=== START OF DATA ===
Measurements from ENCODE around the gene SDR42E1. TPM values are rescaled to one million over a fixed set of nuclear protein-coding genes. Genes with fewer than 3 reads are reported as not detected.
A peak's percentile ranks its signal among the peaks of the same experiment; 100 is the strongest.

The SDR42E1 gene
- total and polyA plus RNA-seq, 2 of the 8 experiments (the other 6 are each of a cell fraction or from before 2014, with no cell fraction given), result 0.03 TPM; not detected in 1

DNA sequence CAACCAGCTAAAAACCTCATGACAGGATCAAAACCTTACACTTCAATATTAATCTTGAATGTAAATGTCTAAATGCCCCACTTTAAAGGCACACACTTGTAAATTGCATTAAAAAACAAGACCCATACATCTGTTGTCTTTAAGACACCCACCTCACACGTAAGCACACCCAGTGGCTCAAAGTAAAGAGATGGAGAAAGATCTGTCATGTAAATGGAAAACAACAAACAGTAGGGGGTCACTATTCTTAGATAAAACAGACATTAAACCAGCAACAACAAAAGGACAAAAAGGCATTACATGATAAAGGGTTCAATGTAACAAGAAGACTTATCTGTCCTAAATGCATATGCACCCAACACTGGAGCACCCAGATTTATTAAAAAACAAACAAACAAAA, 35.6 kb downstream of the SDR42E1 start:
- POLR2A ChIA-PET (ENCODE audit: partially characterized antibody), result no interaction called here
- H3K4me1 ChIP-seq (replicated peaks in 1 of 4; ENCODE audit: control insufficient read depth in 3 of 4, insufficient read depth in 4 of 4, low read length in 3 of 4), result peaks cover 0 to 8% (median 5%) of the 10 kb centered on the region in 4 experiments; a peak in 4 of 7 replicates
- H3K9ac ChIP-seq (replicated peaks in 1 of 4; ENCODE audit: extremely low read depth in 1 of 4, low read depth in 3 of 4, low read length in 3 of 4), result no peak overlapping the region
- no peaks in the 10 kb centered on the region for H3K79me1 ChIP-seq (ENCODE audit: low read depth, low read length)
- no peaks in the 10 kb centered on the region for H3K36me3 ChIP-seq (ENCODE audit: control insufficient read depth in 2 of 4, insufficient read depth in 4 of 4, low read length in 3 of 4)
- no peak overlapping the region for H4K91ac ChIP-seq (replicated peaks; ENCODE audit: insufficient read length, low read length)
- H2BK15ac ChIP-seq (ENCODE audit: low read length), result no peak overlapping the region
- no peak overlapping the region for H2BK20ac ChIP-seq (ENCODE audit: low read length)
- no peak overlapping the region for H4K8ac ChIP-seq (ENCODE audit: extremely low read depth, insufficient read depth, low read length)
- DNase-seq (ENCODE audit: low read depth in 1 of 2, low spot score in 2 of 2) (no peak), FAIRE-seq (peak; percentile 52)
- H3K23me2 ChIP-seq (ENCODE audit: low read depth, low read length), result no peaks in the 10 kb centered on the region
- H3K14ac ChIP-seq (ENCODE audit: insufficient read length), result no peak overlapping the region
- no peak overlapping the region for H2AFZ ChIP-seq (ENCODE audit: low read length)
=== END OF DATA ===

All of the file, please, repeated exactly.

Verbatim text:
Measurements from ENCODE around the gene SDR42E1. TPM values are rescaled to one million over a fixed set of nuclear protein-coding genes. Genes with fewer than 3 reads are reported as not detected.
A peak's percentile ranks its signal among the peaks of the same experiment; 100 is the strongest.

The SDR42E1 gene
- total and polyA plus RNA-seq, 2 of the 8 experiments (the other 6 are each of a cell fraction or from before 2014, with no cell fraction given), result 0.03 TPM; not detected in 1

DNA sequence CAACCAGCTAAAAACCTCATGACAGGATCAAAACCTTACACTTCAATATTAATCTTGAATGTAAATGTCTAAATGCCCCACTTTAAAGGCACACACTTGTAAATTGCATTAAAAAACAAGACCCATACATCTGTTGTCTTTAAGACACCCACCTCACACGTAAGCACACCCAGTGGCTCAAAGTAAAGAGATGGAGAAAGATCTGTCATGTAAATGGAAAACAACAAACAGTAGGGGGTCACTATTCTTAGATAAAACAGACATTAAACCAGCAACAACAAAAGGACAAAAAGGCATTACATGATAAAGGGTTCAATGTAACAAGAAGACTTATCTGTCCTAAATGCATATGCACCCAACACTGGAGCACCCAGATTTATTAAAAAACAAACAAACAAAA, 35.6 kb downstream of the SDR42E1 start:
- POLR2A ChIA-PET (ENCODE audit: partially characterized antibody), result no interaction called here
- H3K4me1 ChIP-seq (replicated peaks in 1 of 4; ENCODE audit: control insufficient read depth in 3 of 4, insufficient read depth in 4 of 4, low read length in 3 of 4), result peaks cover 0 to 8% (median 5%) of the 10 kb centered on the region in 4 experiments; a peak in 4 of 7 replicates
- H3K9ac ChIP-seq (replicated peaks in 1 of 4; ENCODE audit: extremely low read depth in 1 of 4, low read depth in 3 of 4, low read length in 3 of 4), result no peak overlapping the region
- no peaks in the 10 kb centered on the region for H3K79me1 ChIP-seq (ENCODE audit: low read depth, low read length)
- no peaks in the 10 kb centered on the region for H3K36me3 ChIP-seq (ENCODE audit: control insufficient read depth in 2 of 4, insufficient read depth in 4 of 4, low read length in 3 of 4)
- no peak overlapping the region for H4K91ac ChIP-seq (replicated peaks; ENCODE audit: insufficient read length, low read length)
- H2BK15ac ChIP-seq (ENCODE audit: low read length), result no peak overlapping the region
- no peak overlapping the region for H2BK20ac ChIP-seq (ENCODE audit: low read length)
- no peak overlapping the region for H4K8ac ChIP-seq (ENCODE audit: extremely low read depth, insufficient read depth, low read length)
- DNase-seq (ENCODE audit: low read depth in 1 of 2, low spot score in 2 of 2) (no peak), FAIRE-seq (peak; percentile 52)
- H3K23me2 ChIP-seq (ENCODE audit: low read depth, low read length), result no peaks in the 10 kb centered on the region
- H3K14ac ChIP-seq (ENCODE audit: insufficient read length), result no peak overlapping the region
- no peak overlapping the region for H2AFZ ChIP-seq (ENCODE audit: low read length)